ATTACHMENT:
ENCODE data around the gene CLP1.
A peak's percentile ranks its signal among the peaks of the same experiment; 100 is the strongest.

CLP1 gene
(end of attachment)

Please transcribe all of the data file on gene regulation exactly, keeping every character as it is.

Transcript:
ENCODE data around the gene CLP1.
A peak's percentile ranks its signal among the peaks of the same experiment; 100 is the strongest.

CLP1 gene